This was also apparent on Thursday's edition of Election with Peter Tatchell as the guest mentor. Why the cynicism? Let's take a closer look at last Thursday's programme.

Shortly after the start we saw Angellica and the four surviving contestants, Hazel, Izzie, Jac and Quincy chatting in a London cafe. Someone dressed in a full body chicken outfit came along the street and held up a notice to the cafe window. It read "Chickens have rights too!!!" Next we saw the 'chicken' come in the cafe and hand out leaflets whilst calling out "chickens have rights."

So, no problem with covering issues to do with animal rights - and a good thing too. Angellica told the kids that their next task would be about the art of publicity stunts. Could they get strangers on the street to change their habits?

Angellica: And to help them is human rights campaigner Peter Tatchell. He's no chicken when it comes to campaigning, and has stuck his neck on the line in over 3000 demonstrations.

That was Angellica's 11 second introduction to Peter Tatchell, during which we were shown stills from three campaigns in which Peter had participated - a demonstration for women's rights in Iraq, a campaign against Zimbabwe's Robert Mugabe, and one in favour of making the UK a republic. Not a single mention of the issue on which Peter has been outspoken for more than a quarter of a century - LGBT rights. But it's exactly what I expected. Radio Times and the electronic programme guide referred to him as "Green Party campaigner Peter Tatchell."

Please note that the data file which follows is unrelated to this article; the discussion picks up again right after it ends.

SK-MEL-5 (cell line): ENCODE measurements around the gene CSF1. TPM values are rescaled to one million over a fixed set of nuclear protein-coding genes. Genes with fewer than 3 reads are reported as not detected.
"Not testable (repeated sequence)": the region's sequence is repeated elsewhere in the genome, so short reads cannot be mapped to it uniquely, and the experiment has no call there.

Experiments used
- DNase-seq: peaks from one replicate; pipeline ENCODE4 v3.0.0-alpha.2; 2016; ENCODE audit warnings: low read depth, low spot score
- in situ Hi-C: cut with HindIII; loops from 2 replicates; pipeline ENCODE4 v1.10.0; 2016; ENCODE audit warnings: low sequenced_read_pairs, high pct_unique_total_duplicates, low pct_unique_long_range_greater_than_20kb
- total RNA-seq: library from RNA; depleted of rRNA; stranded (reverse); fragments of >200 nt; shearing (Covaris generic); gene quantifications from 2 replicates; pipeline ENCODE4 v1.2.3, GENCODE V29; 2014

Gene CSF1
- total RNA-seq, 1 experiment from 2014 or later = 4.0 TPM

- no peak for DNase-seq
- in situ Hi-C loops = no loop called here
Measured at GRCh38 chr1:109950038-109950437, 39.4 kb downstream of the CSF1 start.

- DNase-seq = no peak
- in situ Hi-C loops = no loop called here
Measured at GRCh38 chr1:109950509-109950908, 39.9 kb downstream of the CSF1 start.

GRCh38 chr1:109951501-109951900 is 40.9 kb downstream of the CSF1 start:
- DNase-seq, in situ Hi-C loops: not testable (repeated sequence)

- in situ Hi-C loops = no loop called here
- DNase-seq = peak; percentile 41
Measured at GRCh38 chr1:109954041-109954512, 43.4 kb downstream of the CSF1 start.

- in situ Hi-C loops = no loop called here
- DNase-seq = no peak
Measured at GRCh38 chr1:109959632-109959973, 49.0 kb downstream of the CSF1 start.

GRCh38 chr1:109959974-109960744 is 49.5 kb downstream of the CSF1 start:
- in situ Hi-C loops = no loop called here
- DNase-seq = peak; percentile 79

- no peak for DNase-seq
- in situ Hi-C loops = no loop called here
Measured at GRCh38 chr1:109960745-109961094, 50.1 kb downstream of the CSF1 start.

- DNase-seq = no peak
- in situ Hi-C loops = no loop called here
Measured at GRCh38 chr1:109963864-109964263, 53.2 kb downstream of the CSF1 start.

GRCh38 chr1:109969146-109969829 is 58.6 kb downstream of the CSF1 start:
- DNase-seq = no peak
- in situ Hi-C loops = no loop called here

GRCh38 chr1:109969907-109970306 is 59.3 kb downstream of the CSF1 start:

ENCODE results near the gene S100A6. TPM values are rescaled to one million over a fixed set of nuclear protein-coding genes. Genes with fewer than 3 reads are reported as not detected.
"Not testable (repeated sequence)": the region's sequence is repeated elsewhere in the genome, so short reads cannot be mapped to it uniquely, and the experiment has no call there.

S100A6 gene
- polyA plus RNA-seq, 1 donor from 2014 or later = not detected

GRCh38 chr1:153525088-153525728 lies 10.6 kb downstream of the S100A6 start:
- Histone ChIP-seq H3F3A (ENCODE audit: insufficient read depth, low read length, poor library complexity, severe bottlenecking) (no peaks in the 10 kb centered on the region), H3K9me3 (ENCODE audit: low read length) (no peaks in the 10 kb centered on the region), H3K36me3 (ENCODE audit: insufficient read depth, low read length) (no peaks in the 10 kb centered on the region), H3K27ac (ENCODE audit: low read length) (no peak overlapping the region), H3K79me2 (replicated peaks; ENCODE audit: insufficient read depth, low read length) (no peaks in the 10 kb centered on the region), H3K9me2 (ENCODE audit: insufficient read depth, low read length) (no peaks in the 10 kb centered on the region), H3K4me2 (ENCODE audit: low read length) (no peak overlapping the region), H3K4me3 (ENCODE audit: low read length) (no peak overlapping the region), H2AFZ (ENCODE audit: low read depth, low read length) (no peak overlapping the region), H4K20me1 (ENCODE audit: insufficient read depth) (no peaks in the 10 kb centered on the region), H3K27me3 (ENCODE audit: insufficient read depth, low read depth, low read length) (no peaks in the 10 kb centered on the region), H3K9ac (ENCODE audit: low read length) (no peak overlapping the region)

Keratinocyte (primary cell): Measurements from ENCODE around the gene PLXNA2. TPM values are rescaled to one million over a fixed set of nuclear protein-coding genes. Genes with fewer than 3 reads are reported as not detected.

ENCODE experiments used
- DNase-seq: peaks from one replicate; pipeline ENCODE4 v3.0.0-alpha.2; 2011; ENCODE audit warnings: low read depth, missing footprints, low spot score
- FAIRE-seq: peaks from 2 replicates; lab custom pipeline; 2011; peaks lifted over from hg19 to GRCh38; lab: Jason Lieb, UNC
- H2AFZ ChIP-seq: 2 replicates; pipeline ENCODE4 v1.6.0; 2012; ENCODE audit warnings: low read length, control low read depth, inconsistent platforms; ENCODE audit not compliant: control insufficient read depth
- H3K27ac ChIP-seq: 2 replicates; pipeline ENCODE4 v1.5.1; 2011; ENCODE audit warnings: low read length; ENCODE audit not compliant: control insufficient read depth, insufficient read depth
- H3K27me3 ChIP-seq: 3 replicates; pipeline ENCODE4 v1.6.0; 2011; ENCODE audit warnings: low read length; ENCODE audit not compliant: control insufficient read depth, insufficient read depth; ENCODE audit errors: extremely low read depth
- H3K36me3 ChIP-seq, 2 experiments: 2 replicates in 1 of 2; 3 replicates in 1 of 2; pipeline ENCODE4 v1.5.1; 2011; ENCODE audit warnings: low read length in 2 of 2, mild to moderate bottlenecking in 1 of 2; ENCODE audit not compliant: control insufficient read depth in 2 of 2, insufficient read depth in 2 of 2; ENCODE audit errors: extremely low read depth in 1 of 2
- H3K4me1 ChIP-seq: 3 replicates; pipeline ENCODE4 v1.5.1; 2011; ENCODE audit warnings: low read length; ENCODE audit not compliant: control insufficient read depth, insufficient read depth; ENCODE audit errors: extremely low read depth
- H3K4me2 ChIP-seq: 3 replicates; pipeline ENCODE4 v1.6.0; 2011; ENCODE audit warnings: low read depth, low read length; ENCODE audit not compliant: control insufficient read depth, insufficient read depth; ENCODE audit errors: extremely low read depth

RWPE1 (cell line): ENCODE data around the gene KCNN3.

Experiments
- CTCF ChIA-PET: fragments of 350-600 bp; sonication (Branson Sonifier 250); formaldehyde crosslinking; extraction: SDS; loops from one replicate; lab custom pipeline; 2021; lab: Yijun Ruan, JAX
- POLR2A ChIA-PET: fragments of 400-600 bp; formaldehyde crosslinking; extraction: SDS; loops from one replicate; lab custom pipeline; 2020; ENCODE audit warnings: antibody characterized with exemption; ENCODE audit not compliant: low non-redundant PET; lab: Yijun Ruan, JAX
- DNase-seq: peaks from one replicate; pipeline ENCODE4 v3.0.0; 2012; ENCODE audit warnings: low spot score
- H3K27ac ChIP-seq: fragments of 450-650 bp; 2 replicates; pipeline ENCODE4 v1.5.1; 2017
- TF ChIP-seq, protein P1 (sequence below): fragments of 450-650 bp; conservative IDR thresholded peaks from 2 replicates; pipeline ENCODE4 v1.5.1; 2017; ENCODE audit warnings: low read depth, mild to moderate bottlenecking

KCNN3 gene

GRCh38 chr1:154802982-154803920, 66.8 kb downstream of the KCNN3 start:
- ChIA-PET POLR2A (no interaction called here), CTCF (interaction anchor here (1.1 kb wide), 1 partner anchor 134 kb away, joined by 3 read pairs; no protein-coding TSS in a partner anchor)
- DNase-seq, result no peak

The irony of Election's 'chicken' wouldn't be lost on people in California.

Wednesday, December 03, 2008

Safeguarding Trust (continued)

Sir Michael Lyons was appointed to chair the BBC Trust in spring 2007. Sir Michael explained his understanding of the Trust's role to Andrew Marr: "Its first and foremost responsibility is to speak for the public for those people who pay their licence fee, and not to immediately defend actions taken by the BBC staff." (see blog 29 April 2007)

So Sir Michael didn't think his first duty is to immediately defend BBC staff. But that's not the impression he gave when giving evidence to the Commons Culture, Media and Sport Committee on 18 November 2008.

The BBC's Royal Charter makes it clear that the Trust and the Executive are to act independently, but despite this there's been no real difference between their positions on the Ross/Brand incident. During his evidence to the Committee Mark Thompson often seemed lost for words, and on more than one occasion Sir Michael Lyons butted in, including this telling exchange about 20 minutes into the Committee hearing:

Q99 Mr Evans: Don't you think they were both guilty, Mark, of gross misconduct, Ross and Brand?

Mr Thompson: Well I don't think I want to go any further than the public statements we've already made about all of the parties. I made it very clear that I thought that the behaviour of the on-air broadcasters was unacceptable in this case.

Q100 Mr Evans: You wouldn't go as far as gross misconduct, for what they did?

Mr Thompson: (hesitatingly) I've said that I believe that what was broadcast was utterly unacceptable, and I believe that the broadcasters Russell Brand and Jonathan Ross, as we've said already, as I've said and I've made it very clear to Jonathan Ross, who I've spoken to personally about this, this was completely, completely untoward and unacceptable behaviour.